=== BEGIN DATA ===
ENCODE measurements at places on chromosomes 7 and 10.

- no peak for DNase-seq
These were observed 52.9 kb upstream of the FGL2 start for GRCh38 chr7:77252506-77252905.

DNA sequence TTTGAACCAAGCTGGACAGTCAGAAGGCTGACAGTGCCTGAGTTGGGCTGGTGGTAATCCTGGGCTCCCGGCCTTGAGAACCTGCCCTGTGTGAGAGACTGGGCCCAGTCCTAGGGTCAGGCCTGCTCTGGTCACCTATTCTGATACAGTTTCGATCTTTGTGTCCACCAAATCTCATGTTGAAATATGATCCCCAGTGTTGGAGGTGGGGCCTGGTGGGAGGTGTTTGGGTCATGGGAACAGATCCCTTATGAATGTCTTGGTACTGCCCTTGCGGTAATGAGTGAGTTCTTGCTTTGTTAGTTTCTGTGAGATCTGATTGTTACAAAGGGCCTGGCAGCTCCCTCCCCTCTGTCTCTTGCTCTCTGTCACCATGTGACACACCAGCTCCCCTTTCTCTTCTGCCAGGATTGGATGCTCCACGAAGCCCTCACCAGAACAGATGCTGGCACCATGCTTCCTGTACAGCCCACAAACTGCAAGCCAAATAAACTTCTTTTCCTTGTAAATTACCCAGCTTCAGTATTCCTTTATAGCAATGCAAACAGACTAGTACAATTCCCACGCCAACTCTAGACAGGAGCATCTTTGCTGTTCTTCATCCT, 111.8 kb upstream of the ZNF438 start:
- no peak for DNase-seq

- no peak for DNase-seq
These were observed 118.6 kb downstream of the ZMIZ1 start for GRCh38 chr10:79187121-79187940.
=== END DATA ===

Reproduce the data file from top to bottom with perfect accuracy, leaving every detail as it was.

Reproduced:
ENCODE measurements at places on chromosomes 7 and 10.

- no peak for DNase-seq
These were observed 52.9 kb upstream of the FGL2 start for GRCh38 chr7:77252506-77252905.

DNA sequence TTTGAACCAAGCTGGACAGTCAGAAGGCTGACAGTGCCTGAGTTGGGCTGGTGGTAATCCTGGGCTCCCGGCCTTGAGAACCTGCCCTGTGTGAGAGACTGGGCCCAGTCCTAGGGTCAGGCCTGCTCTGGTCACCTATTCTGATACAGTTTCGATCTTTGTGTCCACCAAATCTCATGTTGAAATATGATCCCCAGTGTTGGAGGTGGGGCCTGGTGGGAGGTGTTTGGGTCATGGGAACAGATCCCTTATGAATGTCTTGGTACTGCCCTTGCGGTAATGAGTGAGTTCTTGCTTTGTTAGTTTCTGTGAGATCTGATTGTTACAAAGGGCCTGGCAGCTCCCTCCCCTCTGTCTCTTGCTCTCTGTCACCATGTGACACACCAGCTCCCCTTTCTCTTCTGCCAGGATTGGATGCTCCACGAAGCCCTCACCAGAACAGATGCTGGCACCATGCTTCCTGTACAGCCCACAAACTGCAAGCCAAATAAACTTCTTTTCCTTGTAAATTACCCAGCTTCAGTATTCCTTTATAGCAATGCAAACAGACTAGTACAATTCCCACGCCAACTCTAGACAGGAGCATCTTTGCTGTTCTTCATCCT, 111.8 kb upstream of the ZNF438 start:
- no peak for DNase-seq

- no peak for DNase-seq
These were observed 118.6 kb downstream of the ZMIZ1 start for GRCh38 chr10:79187121-79187940.